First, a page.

Lucius Annaeus Seneca (born around 4 BCE – 65 CE) called Seneca the Younger, he became famous for his Dialogues which expressed his philosophical worldview. In the dialogue On Providence Seneca tells Lucilius about his vision of God’s action in the world. According to Seneca, the gods take care of the world and nothing is accidental. Please note that Seneca himself uses the names, God and gods, interchangeably, without making any distinctions.
Seneca sees certain rules and causality in nature, the surrounding nature arranges itself into one coherent reality. Seneca claims that good people live in hardship and bad people bask in debauchery. It is God who deliberately makes life difficult for the virtuous, toughening them up and moulding them in his image.
The philosopher reflects on how it is possible for good people to face misfortune and explains that everything for honest and virtuous people will turn to their advantage. By overcoming adversities, a person becomes stronger and more experienced. The writer claims that just as parents rigorously raise their children, Providence perfects a person and makes him worthy and like himself. Seneca recalls the image of a doctor who, to save his life, has to cut off a sick limb, just like God does by sending a misfortune to heal him. Those who take pleasure, drunkenness and gluttony poison themselves and this is an example of real misfortune.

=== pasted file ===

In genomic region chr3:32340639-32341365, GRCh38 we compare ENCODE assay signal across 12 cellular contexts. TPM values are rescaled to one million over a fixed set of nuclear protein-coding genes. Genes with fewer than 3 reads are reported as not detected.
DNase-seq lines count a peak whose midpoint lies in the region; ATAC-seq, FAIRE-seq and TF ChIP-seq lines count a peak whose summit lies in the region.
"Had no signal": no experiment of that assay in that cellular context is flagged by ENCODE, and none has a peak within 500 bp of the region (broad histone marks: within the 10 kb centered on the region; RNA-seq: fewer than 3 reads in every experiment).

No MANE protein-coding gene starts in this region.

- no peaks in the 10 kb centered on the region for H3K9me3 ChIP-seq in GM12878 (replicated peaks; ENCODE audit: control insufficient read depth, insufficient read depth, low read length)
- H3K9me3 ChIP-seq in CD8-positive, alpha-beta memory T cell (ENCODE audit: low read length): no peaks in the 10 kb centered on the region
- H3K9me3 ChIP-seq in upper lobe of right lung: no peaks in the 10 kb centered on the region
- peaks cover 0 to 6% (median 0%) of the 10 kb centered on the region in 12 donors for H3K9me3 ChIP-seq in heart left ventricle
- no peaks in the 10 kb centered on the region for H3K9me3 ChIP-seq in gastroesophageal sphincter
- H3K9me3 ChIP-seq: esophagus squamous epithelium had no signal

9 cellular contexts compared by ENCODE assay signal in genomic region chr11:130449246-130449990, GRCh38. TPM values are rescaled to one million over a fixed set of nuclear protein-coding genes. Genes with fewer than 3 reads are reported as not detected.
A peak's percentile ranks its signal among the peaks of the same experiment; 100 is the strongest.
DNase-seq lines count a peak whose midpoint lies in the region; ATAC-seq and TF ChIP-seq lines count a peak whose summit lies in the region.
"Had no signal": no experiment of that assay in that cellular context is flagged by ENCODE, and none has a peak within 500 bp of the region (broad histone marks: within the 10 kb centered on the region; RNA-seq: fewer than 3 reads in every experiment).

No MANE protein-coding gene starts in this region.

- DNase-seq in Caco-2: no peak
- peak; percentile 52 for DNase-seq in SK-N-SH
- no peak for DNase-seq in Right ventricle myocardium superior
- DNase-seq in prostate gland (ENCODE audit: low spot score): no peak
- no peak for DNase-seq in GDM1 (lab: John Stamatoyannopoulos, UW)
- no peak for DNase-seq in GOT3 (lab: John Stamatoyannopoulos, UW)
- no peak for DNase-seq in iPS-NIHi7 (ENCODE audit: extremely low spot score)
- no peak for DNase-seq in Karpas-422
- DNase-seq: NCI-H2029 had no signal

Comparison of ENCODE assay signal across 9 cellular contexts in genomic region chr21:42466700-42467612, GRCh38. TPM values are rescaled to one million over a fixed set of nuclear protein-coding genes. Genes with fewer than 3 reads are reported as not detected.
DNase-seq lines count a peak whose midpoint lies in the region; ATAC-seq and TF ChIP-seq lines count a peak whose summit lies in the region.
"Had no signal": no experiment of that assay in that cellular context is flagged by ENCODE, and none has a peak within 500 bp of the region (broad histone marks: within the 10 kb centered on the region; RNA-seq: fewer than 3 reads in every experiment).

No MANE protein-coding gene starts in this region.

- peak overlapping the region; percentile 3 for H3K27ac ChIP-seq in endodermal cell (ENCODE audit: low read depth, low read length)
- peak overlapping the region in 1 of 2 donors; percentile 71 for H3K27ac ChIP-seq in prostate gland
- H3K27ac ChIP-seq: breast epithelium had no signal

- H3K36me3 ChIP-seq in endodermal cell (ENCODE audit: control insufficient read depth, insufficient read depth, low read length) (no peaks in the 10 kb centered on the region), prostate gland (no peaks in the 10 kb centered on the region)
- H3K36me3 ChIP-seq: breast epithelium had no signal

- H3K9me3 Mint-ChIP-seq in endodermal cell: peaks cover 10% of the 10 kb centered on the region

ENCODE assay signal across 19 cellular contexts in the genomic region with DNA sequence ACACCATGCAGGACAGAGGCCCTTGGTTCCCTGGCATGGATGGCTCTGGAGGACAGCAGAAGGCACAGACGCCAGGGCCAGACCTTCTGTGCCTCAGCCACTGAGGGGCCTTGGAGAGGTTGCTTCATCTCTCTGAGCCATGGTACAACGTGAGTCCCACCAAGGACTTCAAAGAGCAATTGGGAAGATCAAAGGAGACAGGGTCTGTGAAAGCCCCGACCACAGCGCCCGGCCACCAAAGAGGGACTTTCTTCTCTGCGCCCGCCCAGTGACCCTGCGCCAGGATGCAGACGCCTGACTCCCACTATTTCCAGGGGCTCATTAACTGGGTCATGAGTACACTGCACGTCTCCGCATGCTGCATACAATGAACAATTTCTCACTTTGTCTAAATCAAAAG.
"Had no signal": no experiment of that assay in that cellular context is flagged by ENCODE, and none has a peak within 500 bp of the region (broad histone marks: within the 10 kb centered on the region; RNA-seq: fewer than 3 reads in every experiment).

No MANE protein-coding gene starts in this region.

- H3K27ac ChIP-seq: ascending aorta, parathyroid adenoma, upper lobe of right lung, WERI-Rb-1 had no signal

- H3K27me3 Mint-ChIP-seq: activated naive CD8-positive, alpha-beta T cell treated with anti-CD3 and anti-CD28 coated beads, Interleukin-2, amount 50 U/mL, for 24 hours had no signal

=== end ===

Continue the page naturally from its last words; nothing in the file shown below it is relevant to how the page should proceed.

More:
Seneca, summing up his considerations, puts forward the thesis that God, by tempering man, removes the temptations of shameful misdeeds from him and thus heals the man of his disabilities. At the end of the dialogue, God speaks and is surprised by the fears of a man who fears death, it lasts a short time and makes the soul part with the body. God notices that a person is worried all his life with something that lasts instantly.
It is amazing how Seneca’s theses coincide with Christian theology, undoubtedly his thought had a great influence on medieval theologians. The stoic philosophy professed by the thinker significantly strengthened Christian moral teaching. Reading Dialogues Seneca one gets the impression that his thought is very close to our understanding of God and the absolute.